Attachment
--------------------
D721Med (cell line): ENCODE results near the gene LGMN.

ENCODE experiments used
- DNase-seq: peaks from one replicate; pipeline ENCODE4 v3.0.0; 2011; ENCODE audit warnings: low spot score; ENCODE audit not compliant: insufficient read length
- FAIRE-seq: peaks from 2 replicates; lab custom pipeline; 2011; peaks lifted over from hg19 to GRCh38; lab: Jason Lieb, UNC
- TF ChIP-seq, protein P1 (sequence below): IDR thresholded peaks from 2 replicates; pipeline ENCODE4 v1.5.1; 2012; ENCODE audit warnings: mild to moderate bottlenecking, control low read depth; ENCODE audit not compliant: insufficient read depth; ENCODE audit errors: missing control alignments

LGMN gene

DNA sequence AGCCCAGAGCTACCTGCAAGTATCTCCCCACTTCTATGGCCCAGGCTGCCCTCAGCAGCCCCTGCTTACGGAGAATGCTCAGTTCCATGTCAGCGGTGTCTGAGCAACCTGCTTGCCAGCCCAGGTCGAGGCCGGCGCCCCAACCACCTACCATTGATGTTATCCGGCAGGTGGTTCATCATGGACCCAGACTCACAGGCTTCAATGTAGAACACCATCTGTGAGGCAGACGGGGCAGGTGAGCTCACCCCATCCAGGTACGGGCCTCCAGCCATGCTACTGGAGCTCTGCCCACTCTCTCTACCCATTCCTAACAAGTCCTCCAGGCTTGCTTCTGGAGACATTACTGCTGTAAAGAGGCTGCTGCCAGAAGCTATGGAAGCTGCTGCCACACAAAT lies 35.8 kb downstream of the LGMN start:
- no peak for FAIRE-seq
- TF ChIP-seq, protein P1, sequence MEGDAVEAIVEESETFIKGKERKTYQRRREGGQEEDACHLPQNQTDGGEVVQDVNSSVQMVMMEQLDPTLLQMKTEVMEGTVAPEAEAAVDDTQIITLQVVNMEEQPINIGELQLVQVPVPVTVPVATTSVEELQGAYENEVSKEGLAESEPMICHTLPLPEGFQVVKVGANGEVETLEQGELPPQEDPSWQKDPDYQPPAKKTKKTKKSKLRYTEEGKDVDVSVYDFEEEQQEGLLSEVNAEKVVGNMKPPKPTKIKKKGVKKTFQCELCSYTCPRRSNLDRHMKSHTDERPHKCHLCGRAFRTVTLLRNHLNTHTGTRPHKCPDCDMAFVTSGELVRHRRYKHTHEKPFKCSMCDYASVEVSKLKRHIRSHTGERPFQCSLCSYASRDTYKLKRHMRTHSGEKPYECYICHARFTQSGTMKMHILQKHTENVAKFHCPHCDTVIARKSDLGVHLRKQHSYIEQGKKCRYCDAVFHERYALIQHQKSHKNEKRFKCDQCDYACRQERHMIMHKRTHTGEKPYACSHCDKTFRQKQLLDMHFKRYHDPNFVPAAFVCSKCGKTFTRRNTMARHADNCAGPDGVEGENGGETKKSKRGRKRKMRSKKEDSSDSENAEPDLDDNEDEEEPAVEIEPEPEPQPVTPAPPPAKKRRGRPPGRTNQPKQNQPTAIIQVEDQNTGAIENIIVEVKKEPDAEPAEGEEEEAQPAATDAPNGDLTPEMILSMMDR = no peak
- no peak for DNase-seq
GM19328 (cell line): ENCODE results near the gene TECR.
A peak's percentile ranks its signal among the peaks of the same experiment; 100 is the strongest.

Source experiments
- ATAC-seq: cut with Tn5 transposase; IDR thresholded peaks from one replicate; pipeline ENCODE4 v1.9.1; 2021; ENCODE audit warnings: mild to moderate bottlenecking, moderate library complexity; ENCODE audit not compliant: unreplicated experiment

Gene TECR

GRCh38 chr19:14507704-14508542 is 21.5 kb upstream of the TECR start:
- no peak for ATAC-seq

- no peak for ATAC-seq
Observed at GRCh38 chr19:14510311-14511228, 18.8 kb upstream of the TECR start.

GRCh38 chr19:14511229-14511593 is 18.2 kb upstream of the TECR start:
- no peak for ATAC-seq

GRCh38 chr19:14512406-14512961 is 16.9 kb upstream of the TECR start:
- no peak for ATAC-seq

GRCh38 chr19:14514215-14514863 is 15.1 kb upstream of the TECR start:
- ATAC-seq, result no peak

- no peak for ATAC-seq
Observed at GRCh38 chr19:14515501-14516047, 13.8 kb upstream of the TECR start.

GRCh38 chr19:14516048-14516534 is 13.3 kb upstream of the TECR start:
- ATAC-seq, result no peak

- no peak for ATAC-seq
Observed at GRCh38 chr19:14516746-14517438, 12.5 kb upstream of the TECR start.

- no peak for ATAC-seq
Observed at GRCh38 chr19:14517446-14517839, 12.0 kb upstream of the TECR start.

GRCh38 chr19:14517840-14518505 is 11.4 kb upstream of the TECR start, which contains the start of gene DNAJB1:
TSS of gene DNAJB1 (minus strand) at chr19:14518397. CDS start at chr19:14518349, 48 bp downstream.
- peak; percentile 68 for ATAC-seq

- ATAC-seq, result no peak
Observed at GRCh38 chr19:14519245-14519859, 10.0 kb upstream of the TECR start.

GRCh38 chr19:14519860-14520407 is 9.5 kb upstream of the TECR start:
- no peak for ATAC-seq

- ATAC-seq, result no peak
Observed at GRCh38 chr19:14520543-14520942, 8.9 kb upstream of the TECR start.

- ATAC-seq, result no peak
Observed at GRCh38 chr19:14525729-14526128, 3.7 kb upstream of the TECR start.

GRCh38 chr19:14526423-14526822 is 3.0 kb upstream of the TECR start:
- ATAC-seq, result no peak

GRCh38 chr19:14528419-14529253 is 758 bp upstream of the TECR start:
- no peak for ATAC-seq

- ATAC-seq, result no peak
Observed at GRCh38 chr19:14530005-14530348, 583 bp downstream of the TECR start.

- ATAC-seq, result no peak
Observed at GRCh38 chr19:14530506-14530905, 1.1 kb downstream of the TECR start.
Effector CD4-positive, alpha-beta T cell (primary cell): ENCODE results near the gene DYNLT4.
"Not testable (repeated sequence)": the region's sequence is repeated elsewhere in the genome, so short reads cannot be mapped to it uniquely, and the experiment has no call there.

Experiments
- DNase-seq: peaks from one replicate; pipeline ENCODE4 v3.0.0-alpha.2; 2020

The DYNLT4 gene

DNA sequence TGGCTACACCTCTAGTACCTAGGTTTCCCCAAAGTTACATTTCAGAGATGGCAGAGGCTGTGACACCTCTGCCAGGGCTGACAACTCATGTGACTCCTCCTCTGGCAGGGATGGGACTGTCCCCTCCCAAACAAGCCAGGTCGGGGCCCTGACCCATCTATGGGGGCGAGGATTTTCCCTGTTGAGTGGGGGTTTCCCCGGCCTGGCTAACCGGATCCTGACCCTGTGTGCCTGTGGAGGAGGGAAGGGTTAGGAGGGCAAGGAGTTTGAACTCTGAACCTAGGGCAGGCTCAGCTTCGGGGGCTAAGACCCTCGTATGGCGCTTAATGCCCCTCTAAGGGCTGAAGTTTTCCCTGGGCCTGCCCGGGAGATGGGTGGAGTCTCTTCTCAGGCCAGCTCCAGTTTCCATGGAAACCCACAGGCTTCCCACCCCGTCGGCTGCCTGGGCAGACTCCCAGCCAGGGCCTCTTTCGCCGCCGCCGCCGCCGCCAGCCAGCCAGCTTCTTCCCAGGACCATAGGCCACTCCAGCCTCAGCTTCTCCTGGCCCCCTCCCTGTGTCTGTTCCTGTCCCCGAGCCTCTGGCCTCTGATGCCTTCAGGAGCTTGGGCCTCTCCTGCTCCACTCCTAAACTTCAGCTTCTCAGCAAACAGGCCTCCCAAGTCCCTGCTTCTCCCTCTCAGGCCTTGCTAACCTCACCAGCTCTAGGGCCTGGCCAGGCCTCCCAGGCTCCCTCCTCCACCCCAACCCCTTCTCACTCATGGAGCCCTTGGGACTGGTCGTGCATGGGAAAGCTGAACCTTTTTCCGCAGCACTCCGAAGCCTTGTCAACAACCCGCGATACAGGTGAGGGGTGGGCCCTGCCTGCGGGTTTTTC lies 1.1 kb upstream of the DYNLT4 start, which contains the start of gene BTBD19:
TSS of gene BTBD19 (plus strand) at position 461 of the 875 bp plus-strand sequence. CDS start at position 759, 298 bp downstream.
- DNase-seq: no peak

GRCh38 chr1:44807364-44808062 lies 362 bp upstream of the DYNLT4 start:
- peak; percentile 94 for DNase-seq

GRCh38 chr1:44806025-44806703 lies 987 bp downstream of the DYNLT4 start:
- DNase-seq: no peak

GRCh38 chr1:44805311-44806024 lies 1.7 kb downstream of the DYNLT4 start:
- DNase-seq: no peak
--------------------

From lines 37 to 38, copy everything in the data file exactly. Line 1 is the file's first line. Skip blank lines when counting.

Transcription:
- ATAC-seq, result no peak
Observed at GRCh38 chr19:14519245-14519859, 10.0 kb upstream of the TECR start.